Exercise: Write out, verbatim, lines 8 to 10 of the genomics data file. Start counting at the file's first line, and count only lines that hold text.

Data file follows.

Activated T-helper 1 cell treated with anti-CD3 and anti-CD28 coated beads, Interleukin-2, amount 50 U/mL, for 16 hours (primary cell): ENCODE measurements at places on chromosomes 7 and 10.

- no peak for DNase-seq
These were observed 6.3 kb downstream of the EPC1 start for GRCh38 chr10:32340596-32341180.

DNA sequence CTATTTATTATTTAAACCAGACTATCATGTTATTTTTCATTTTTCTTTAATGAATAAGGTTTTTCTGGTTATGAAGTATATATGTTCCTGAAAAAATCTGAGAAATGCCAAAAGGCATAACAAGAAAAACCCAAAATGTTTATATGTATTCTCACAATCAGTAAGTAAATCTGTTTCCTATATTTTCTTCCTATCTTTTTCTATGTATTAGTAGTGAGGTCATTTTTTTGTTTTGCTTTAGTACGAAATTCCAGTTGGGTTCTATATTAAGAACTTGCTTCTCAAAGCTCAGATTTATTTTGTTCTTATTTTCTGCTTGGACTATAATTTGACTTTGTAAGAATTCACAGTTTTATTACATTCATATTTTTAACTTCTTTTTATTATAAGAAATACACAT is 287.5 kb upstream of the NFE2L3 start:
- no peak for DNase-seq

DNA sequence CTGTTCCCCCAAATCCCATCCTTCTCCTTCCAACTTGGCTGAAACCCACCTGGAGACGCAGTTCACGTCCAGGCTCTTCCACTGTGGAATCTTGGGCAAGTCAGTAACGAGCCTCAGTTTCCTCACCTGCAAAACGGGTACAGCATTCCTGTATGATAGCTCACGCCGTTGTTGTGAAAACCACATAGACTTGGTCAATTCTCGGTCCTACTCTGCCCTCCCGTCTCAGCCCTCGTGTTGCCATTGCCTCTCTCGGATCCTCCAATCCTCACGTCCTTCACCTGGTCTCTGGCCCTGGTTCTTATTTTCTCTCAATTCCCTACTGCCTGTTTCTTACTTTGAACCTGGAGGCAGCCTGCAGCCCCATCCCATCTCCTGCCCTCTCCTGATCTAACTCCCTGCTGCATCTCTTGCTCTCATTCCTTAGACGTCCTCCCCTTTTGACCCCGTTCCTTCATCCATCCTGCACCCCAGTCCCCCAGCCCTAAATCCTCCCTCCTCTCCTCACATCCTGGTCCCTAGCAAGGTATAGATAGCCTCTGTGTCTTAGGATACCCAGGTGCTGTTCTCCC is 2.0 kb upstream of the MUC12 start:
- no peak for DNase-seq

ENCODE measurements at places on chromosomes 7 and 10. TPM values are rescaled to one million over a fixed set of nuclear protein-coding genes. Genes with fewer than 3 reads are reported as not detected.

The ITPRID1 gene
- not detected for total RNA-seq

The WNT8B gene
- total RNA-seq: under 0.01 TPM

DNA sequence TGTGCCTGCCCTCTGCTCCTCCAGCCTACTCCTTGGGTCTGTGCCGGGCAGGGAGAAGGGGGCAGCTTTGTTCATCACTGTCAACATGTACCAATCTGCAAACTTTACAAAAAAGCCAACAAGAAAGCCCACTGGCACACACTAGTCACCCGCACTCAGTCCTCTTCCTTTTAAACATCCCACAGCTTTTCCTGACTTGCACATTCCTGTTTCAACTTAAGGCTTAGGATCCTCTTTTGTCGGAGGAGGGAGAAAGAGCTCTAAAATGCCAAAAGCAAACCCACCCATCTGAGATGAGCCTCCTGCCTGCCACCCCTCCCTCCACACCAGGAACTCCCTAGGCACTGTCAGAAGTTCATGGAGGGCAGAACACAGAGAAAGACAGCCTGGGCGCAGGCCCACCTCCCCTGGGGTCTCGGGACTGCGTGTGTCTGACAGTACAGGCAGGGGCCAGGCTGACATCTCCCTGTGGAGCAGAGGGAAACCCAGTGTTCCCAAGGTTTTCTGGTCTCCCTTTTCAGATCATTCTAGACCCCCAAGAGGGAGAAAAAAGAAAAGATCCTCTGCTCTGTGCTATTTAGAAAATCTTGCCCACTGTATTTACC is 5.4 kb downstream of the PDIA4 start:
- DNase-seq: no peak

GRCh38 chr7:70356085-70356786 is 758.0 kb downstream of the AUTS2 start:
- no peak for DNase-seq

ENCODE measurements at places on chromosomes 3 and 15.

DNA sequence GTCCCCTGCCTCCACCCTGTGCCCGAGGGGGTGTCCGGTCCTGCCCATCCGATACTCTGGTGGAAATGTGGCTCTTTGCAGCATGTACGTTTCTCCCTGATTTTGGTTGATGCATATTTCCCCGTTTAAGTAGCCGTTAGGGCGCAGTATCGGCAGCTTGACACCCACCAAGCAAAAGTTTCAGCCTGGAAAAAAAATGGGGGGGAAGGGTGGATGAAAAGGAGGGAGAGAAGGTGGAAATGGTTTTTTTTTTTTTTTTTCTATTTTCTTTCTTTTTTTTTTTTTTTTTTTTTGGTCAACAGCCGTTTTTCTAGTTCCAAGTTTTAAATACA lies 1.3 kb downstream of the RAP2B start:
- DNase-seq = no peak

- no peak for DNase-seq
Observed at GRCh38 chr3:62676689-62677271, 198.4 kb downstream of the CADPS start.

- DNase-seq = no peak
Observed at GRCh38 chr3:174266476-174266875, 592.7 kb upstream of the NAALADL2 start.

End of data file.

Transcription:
ENCODE measurements at places on chromosomes 7 and 10. TPM values are rescaled to one million over a fixed set of nuclear protein-coding genes. Genes with fewer than 3 reads are reported as not detected.

The ITPRID1 gene
- not detected for total RNA-seq